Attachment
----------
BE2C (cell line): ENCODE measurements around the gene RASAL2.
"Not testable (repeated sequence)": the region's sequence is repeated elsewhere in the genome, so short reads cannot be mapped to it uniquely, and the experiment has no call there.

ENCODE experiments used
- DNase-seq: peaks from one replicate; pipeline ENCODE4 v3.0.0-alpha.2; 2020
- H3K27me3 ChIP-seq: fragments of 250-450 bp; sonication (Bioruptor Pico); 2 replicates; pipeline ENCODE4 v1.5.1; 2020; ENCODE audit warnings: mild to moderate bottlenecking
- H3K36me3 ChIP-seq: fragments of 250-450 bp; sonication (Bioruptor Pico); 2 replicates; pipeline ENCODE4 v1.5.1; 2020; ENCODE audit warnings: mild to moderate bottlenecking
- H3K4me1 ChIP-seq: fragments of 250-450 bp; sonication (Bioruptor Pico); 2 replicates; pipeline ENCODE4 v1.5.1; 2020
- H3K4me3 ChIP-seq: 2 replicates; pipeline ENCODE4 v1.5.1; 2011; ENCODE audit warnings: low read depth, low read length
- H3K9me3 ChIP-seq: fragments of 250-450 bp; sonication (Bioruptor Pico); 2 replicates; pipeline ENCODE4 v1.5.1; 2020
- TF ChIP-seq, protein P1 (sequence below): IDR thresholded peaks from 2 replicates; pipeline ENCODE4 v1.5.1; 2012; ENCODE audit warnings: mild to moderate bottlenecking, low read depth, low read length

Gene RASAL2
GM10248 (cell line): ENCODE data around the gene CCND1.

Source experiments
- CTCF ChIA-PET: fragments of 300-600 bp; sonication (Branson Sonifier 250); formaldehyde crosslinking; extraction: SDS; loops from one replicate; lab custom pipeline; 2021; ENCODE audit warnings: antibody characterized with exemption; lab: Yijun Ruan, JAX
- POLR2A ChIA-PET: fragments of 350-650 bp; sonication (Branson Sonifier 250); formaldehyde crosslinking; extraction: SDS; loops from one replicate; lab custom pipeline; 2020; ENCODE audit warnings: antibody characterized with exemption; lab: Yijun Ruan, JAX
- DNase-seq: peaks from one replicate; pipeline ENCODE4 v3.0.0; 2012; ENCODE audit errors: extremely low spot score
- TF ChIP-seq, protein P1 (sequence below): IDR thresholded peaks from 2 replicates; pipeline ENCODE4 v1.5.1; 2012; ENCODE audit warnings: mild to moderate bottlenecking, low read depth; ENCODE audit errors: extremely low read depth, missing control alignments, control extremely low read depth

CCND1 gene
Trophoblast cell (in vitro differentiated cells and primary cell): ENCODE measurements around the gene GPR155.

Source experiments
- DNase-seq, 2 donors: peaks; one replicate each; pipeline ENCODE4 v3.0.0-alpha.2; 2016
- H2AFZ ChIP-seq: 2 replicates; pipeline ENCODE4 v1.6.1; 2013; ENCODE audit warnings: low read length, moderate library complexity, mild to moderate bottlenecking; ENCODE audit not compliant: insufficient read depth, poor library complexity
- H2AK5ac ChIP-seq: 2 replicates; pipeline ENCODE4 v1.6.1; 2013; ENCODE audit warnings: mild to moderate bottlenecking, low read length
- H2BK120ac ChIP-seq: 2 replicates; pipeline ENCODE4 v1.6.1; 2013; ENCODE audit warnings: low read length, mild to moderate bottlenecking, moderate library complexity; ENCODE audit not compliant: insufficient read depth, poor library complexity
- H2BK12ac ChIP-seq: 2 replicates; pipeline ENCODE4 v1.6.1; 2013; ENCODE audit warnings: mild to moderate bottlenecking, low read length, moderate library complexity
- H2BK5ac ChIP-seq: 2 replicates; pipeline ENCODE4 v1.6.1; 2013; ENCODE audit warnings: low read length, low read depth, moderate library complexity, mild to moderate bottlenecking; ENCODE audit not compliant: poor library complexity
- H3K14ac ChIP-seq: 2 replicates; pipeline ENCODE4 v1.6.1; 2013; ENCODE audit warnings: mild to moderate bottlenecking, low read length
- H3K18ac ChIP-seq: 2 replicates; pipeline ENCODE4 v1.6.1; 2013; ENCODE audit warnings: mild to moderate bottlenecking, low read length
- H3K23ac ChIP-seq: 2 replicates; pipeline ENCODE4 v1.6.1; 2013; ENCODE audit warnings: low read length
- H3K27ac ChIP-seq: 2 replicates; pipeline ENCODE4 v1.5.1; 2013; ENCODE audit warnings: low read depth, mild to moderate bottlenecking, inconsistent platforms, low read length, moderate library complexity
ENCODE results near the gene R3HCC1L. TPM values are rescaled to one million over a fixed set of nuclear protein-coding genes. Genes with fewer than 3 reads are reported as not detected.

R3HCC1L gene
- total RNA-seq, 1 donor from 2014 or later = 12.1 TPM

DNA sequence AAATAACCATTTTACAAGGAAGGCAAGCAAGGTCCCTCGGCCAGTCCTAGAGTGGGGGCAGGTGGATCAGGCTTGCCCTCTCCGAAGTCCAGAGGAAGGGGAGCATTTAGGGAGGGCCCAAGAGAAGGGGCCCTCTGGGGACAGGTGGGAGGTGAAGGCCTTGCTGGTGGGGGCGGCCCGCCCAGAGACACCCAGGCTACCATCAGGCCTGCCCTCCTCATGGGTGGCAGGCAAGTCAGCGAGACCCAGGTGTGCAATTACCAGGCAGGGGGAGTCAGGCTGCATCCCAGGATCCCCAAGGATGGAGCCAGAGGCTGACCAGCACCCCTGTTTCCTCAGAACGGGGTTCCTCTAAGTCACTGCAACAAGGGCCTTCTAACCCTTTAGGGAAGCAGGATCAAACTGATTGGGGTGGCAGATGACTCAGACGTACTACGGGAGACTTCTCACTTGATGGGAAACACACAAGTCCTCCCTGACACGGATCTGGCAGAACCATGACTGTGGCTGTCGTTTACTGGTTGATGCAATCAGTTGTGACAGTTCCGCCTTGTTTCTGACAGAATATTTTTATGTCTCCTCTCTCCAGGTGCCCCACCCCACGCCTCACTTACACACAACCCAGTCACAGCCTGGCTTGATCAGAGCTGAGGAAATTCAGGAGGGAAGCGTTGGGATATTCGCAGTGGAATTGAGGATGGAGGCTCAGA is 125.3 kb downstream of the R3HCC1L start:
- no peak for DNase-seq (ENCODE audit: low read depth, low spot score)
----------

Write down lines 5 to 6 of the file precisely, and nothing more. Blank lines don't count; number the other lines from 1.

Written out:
- H3K27me3 ChIP-seq: fragments of 250-450 bp; sonication (Bioruptor Pico); 2 replicates; pipeline ENCODE4 v1.5.1; 2020; ENCODE audit warnings: mild to moderate bottlenecking
- H3K36me3 ChIP-seq: fragments of 250-450 bp; sonication (Bioruptor Pico); 2 replicates; pipeline ENCODE4 v1.5.1; 2020; ENCODE audit warnings: mild to moderate bottlenecking